respect to voluntary manslaughter. The relevant portion of the charge is as follows: "Now, Members of the Jury, since Voluntary Manslaughter is embraced within the terms of the Indictment which you are considering, you must know what is meant by Voluntary Manslaughter. The crime of Voluntary Manslaughter is of a lesser grade than that of murder. It consists in the unlawful killing of another without malice, express or implied. That means without a direct intent to kill and without hardness of heart, or cruelty, or recklessness of consequences, or a mind regardless of social duty. The act of killing must, of course, be voluntary; the very name of the crime implies that; Voluntary Manslaughter. Because Voluntary Manslaughter involves an intentional act, confusion sometimes exists in the Jury's mind concerning the differences between that crime and the crime of Murder of the First Degree. If you bear in mind that Manslaughter is never attended by legal malice, that is, by a direct intent to kill*fn* or by depravity of heart or cruelty or recklessness of consequences, you will not go astray. Voluntary Manslaughter is wilful, but it is necessary that the surrounding circumstances take away every evidence of cruel depravity and wanton cruelty. Therefore, to reduce an intentional blow or wound which results in death to Voluntary Manslaughter, there must be either a sufficient cause for provocation, or a state of rage or passion without time to cool and placing the accused beyond the control of his reason and suddenly impelling him to do the deed. The word "passion" in the sense in which it is used here includes such things as anger or terror, provided such a degree of intensity is present as to obscure temporarily the reason of the person affected. Passion means any of the emotions of the mind,

[ 442 Pa. Page 23]

    such as anger, rage, sudden resentment or terror, rendering the mind incapable of cool reflection.

"Under the evidence, if you are satisfied beyond a reasonable doubt that the Commonwealth has proved the essentials, you may bring in a verdict of Voluntary Manslaughter. That is a question for you and we leave this entirely within your good judgment. It is for you and you alone to determine whether, from the facts of this case, there was Murder of the First Degree, Murder of the Second Degree, or Voluntary Manslaughter, and you will have the full right to give all these factors your consideration and attention."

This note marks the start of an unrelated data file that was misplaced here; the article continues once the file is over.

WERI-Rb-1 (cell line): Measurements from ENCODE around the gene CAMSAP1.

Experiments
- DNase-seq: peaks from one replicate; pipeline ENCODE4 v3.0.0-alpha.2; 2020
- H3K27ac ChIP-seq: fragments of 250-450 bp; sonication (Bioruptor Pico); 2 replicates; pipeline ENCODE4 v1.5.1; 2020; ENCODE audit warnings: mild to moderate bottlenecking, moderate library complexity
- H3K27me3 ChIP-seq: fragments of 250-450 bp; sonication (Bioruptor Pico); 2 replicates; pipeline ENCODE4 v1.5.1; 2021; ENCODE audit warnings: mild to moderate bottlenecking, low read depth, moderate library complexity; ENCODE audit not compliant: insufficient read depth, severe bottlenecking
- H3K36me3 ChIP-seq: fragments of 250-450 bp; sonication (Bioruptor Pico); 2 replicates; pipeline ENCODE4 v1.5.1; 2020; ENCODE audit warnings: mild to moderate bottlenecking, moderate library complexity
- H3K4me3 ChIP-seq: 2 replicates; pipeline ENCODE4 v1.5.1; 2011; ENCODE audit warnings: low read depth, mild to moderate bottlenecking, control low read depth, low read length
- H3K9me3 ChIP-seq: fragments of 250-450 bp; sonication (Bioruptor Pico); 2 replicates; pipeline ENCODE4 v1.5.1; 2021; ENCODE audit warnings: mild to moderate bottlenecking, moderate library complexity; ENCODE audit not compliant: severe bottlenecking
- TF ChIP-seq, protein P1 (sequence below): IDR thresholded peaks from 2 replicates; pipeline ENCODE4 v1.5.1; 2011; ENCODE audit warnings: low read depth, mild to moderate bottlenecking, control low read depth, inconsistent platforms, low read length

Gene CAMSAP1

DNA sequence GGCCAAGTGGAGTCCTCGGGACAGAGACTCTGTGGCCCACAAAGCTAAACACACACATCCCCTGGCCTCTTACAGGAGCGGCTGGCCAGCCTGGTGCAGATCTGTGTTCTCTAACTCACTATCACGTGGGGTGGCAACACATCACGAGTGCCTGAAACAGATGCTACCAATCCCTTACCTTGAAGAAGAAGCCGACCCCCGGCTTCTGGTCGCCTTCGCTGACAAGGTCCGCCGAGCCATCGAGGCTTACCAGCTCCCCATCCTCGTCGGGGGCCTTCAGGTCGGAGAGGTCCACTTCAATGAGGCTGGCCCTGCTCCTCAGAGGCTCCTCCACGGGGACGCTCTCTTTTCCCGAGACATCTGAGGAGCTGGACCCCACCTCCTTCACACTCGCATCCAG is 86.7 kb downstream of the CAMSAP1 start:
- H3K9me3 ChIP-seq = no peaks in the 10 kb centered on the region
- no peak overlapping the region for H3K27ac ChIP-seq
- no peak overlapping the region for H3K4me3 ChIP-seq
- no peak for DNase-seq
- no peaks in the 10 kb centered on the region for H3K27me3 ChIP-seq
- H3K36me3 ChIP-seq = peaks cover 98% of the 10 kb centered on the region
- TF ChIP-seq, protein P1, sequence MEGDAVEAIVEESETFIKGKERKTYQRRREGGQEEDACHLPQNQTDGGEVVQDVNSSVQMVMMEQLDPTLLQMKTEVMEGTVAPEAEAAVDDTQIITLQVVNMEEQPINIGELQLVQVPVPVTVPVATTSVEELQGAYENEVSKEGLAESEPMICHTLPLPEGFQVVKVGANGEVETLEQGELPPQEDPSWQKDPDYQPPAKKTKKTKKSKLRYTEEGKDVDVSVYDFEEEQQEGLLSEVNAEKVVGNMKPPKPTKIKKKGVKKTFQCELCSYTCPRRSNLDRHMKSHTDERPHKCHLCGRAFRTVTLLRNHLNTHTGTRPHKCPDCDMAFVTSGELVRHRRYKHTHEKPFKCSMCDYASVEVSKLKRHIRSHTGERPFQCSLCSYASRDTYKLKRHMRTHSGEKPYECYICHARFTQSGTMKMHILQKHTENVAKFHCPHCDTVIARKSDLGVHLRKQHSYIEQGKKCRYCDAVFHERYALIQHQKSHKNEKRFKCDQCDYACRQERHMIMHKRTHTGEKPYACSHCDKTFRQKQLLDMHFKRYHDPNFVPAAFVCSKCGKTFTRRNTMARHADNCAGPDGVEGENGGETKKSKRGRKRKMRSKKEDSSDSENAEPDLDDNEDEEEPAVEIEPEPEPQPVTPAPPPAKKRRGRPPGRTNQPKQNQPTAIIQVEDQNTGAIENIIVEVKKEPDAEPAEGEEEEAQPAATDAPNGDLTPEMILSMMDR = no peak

Appellant contends that the italicized portions of the charge were prejudicial in that they misstated the law and made it difficult for the jury to return a verdict of voluntary manslaughter. We agree that it is erroneous to charge that "manslaughter is never attended by a direct intent to kill." It is well established in this Commonwealth that voluntary manslaughter may be consistent with an intent to kill. For example, where a defendant acts under an unreasonable fear that he is in danger of serious bodily harm, there may be a direct and specific intent to kill, and yet the offense may constitute voluntary manslaughter. Commonwealth v. Jordan, 407 Pa. 575, 585, 181 A.2d 310, 316; Commonwealth v. Thompson, 389 Pa. 382, 394, 133 A.2d 207, 214. Moreover, a defendant may be guilty of voluntary manslaughter when he has a direct and specific intent to kill, but the killing is the result of legal passion. Commonwealth v. Walters, 431 Pa. 74, 82, 244 A.2d 757, 762. See, also, Commonwealth v. Simon, 432 Pa. 386, 248 A.2d 289.

Appellant urges that we hold the charge was so erroneous and prejudicial that it constituted reversible error and requires the grant of a new trial. We disagree. We reiterate that instructions which inform the

[ 442 Pa. Page 24]

    jury that voluntary manslaughter cannot be attended by a direct intent to kill are erroneous and should not be given. However, after the Judge had given his charge to the jury, he asked counsel if there were any suggestions or corrections. At this time, counsel for appellant discussed the 15 points for charge which he had submitted. He withdrew 13 of them. The errors now raised on appeal were not mentioned in the two points which he did not withdraw. Nor did he object to those portions of the charge which he now assigns as error. Furthermore, appellant's failure to take a specific exception to this portion of the charge, as required by Pa. R. Crim. P. 1119(b), forecloses our consideration of this issue on this appeal.